Slow-motion has always been used in movies , commercials and even cooking shows to add that extra character to the show . But more often than not these shows have good budgets and use cameras like PHANTOM Camera or the RED Epic which are amazing cameras but also come with a very heavy price tag . When SONY came out with the NEX FS700 with the ability to shoot slow-mo in Full HD at 240 fps up to 960 fps(with reduced resolution) it not only created a stir but more importantly made slow motion “Accessible” to people. With features like this at such an amazing price point makes this an amazing camera to have and to say that I am happy to have made this purchase would be an understatement .
So lets breakdown the process of shooting slow-motion with the Sony NEX FS700 .
Firstly since this camera can switch between NTSC&PAL the frame rates also change accordingly . For NTSC which is 24p the frame rates for slow-mo are 60fps,120fps,240fps,480fps,960fps while for PAL which is 25p the frame rates are 50fps,100fps,200fps,400fps & 800fps . So depending on which mode you select the frame rates will also differ .
Shooting slow-motion on the Sony FS700 is a simple process . To get into the Slow-mo mode you simply press a button on the left side of the camera titled “ S&Q” .Pressing the button once will get you into S&Q motion where it will shoot 50fps at Full HD. Another press of the button takes you into the “Super slow-motion mode” . In this mode the FS700 will shoot 100fps and 200fps at full resolution which is 1920 x 1080. It is also possible to shoot at higher frame rates such as 400fps & 800fps at a slightly reduced resolution but still very much usable . Although the recording is limited to 16 seconds for 100 fps and 8 seconds for 200 fps .
Now depending on what frame rates you want to shoot at be it 100,200,400 or 800 being maximum , you have to go and set the desired frame rates under the “Frame Rate” tab . There are three ways to trigger super slow-motion on the FS700 which are “ Start Trigger” , “ End Trigger” and “ End Half Trigger ” all of which can be selected under the “ Super Slow motion ” section.
You can trigger recording immediately after the press of the record button or you can set the camera to record the burst period prior to pressing the record button. If using the trigger at start mode, on pressing the record button a message saying “buffering” appears in the viewfinder. After 8 (or 16 secs) the camera starts to write the recording to the SD card.During the writing process you cannot shoot anything else. Press the record button during the writ process and it stops the process at that point, keeping the written file to that point and then the camera ready to record another shot.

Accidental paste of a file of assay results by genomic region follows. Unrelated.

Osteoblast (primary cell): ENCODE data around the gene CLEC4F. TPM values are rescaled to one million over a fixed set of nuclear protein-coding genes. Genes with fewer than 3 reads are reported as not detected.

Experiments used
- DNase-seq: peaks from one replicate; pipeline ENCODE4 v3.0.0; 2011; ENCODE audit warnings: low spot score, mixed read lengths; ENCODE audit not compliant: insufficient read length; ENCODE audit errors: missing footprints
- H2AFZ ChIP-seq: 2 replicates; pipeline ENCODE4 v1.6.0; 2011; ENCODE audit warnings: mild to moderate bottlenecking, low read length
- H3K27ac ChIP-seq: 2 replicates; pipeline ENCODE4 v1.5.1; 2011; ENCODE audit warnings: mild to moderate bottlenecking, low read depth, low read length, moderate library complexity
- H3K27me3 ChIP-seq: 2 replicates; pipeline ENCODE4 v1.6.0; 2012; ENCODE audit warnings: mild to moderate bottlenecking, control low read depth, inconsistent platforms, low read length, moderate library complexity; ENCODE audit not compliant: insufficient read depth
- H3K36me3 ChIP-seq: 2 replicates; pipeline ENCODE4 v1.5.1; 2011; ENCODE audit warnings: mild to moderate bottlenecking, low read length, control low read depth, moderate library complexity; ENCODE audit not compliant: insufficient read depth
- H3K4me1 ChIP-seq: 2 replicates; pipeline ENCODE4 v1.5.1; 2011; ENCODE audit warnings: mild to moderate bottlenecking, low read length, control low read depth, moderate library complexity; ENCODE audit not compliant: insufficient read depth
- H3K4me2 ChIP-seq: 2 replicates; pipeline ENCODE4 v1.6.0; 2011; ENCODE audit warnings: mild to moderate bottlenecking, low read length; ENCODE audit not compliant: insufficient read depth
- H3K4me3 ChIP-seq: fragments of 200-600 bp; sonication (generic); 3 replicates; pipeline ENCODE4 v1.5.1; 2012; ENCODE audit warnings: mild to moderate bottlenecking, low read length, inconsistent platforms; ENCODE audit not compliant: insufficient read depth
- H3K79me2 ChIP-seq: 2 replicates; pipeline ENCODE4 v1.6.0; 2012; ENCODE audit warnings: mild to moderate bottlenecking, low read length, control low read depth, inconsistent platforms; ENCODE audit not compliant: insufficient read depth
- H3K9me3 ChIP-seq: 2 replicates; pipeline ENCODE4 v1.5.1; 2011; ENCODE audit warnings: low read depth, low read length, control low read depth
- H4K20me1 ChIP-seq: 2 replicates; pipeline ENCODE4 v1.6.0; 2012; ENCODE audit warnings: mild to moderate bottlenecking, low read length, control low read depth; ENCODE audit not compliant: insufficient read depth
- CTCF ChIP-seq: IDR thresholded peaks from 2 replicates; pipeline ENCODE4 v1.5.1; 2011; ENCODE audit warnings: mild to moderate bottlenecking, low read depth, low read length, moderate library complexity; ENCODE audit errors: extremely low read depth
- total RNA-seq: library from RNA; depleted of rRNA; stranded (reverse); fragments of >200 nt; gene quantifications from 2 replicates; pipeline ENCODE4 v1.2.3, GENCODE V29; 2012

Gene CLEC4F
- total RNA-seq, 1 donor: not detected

In trigger at end mode, you point the camera at the scene you want to capture and shortly after the thing you want to record happens you press the record button and the camera then starts to write the previous 8(16) seconds to the SD card, again you see half speed(approx) playback of the clip as it is written to the card. The end half trigger mode somewhat similar to the trigger at end mode and the difference being that it writes end half of the footage the moment you press record.The fact you cannot shoot anything during the writing process might be frustrating but considering that it does all this in camera AVCHD and especially at this price point is definitely a winner.
Now lighting plays an important role while shooting any sequence and especially while shooting slow motion . One of the main issues of shooting slow motion not just with this camera but in general is the flickering. This flicker is mainly caused by the lighting so it becomes more important to choose the right kind of light setup for a slow motion shoot.
The flickering is seen a lot while using florescent lights which realized when I tried super slow mo for the first time just to check out the settings at home.
Shooting slow motion in natural does not cause any issues as one does not have to deal with power output of the lights or electrical frequencies.On-set lighting is where the challenge lies and to know how different lights react becomes essential .
Hello World Communication tried out the lights more commonly used on set and tested out how much flicker each light creates . This test is ideal for understanding how light reacts while shooting at different frame rates .
One thing to remember is that as you increase the frame rates from 200 to 400 and 800 the amount of light hitting the sensor becomes less and the overall view becomes darker.So it might take a couple of takes to get the exposure right for the shot depending on what fps you are shooting at.
For the second slow motion test I used a 49 bulb LED light which was a bi-colour light mounted on the cameras hot shoe . There were no issues of flicker which was very much obvious in the first video.The footage is a combination of 200 and 400 fps .
Personally I am excited about owning this camera and I think Sony has really done a good job with the FS700 . Sure it might not have the crazy 1500 fps of the Phantom or even the resolution of the RED Epic but to have one camera which does great slowmo, a great low light performer,light weight and at a price which is not heavy on your pockets is definitely a great tool to have .